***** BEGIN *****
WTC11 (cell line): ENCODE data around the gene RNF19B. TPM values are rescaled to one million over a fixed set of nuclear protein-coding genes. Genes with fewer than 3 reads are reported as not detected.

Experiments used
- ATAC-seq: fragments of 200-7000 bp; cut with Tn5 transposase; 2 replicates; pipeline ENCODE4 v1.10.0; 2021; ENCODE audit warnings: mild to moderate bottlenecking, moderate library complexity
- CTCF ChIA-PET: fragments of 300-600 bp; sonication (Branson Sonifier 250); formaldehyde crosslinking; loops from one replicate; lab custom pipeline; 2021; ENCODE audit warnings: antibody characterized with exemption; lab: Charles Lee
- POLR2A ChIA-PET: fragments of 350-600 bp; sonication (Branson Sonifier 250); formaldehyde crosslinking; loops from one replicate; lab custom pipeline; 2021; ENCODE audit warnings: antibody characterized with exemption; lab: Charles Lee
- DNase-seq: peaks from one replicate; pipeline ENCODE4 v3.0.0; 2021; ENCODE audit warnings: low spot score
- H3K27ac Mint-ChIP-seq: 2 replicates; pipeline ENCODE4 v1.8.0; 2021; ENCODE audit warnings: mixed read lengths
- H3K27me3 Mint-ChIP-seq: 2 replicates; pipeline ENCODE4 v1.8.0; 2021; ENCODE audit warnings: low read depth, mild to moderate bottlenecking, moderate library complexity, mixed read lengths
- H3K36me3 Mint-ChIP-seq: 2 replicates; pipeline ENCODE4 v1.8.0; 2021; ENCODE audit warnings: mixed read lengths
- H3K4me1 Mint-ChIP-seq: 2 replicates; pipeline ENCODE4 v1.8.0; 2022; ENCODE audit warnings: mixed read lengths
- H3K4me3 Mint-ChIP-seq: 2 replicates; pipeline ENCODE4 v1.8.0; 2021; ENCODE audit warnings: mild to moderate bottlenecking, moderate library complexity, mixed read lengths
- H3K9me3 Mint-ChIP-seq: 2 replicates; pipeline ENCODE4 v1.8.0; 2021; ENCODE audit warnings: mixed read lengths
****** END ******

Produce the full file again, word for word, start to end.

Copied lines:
WTC11 (cell line): ENCODE data around the gene RNF19B. TPM values are rescaled to one million over a fixed set of nuclear protein-coding genes. Genes with fewer than 3 reads are reported as not detected.

Experiments used
- ATAC-seq: fragments of 200-7000 bp; cut with Tn5 transposase; 2 replicates; pipeline ENCODE4 v1.10.0; 2021; ENCODE audit warnings: mild to moderate bottlenecking, moderate library complexity
- CTCF ChIA-PET: fragments of 300-600 bp; sonication (Branson Sonifier 250); formaldehyde crosslinking; loops from one replicate; lab custom pipeline; 2021; ENCODE audit warnings: antibody characterized with exemption; lab: Charles Lee
- POLR2A ChIA-PET: fragments of 350-600 bp; sonication (Branson Sonifier 250); formaldehyde crosslinking; loops from one replicate; lab custom pipeline; 2021; ENCODE audit warnings: antibody characterized with exemption; lab: Charles Lee
- DNase-seq: peaks from one replicate; pipeline ENCODE4 v3.0.0; 2021; ENCODE audit warnings: low spot score
- H3K27ac Mint-ChIP-seq: 2 replicates; pipeline ENCODE4 v1.8.0; 2021; ENCODE audit warnings: mixed read lengths
- H3K27me3 Mint-ChIP-seq: 2 replicates; pipeline ENCODE4 v1.8.0; 2021; ENCODE audit warnings: low read depth, mild to moderate bottlenecking, moderate library complexity, mixed read lengths
- H3K36me3 Mint-ChIP-seq: 2 replicates; pipeline ENCODE4 v1.8.0; 2021; ENCODE audit warnings: mixed read lengths
- H3K4me1 Mint-ChIP-seq: 2 replicates; pipeline ENCODE4 v1.8.0; 2022; ENCODE audit warnings: mixed read lengths
- H3K4me3 Mint-ChIP-seq: 2 replicates; pipeline ENCODE4 v1.8.0; 2021; ENCODE audit warnings: mild to moderate bottlenecking, moderate library complexity, mixed read lengths
- H3K9me3 Mint-ChIP-seq: 2 replicates; pipeline ENCODE4 v1.8.0; 2021; ENCODE audit warnings: mixed read lengths